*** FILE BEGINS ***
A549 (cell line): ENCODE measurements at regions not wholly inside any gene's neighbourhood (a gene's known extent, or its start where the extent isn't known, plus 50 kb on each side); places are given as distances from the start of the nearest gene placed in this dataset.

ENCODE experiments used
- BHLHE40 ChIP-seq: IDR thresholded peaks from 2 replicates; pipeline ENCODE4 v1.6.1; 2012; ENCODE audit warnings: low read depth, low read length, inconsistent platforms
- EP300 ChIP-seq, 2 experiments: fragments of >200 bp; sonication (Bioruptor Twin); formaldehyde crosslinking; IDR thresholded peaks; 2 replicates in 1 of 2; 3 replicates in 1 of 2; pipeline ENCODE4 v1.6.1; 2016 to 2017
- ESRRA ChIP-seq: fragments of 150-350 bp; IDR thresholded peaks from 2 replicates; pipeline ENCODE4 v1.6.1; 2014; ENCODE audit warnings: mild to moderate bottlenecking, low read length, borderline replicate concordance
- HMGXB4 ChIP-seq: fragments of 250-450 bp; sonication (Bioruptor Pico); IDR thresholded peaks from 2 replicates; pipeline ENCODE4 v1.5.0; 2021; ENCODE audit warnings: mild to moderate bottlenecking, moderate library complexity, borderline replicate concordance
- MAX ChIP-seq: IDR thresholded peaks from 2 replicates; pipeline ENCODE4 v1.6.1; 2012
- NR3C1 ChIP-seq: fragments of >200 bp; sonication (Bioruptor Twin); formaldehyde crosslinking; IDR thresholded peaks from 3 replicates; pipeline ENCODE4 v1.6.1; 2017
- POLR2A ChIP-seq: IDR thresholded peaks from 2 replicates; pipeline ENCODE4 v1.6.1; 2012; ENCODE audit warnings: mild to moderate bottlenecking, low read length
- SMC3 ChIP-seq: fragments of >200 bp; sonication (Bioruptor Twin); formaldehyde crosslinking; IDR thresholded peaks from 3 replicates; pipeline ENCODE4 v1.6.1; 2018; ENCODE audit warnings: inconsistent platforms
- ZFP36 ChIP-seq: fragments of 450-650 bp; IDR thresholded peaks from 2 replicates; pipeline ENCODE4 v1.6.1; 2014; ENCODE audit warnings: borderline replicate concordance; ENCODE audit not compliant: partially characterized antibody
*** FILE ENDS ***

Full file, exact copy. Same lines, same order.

A549 (cell line): ENCODE measurements at regions not wholly inside any gene's neighbourhood (a gene's known extent, or its start where the extent isn't known, plus 50 kb on each side); places are given as distances from the start of the nearest gene placed in this dataset.

ENCODE experiments used
- BHLHE40 ChIP-seq: IDR thresholded peaks from 2 replicates; pipeline ENCODE4 v1.6.1; 2012; ENCODE audit warnings: low read depth, low read length, inconsistent platforms
- EP300 ChIP-seq, 2 experiments: fragments of >200 bp; sonication (Bioruptor Twin); formaldehyde crosslinking; IDR thresholded peaks; 2 replicates in 1 of 2; 3 replicates in 1 of 2; pipeline ENCODE4 v1.6.1; 2016 to 2017
- ESRRA ChIP-seq: fragments of 150-350 bp; IDR thresholded peaks from 2 replicates; pipeline ENCODE4 v1.6.1; 2014; ENCODE audit warnings: mild to moderate bottlenecking, low read length, borderline replicate concordance
- HMGXB4 ChIP-seq: fragments of 250-450 bp; sonication (Bioruptor Pico); IDR thresholded peaks from 2 replicates; pipeline ENCODE4 v1.5.0; 2021; ENCODE audit warnings: mild to moderate bottlenecking, moderate library complexity, borderline replicate concordance
- MAX ChIP-seq: IDR thresholded peaks from 2 replicates; pipeline ENCODE4 v1.6.1; 2012
- NR3C1 ChIP-seq: fragments of >200 bp; sonication (Bioruptor Twin); formaldehyde crosslinking; IDR thresholded peaks from 3 replicates; pipeline ENCODE4 v1.6.1; 2017
- POLR2A ChIP-seq: IDR thresholded peaks from 2 replicates; pipeline ENCODE4 v1.6.1; 2012; ENCODE audit warnings: mild to moderate bottlenecking, low read length
- SMC3 ChIP-seq: fragments of >200 bp; sonication (Bioruptor Twin); formaldehyde crosslinking; IDR thresholded peaks from 3 replicates; pipeline ENCODE4 v1.6.1; 2018; ENCODE audit warnings: inconsistent platforms
- ZFP36 ChIP-seq: fragments of 450-650 bp; IDR thresholded peaks from 2 replicates; pipeline ENCODE4 v1.6.1; 2014; ENCODE audit warnings: borderline replicate concordance; ENCODE audit not compliant: partially characterized antibody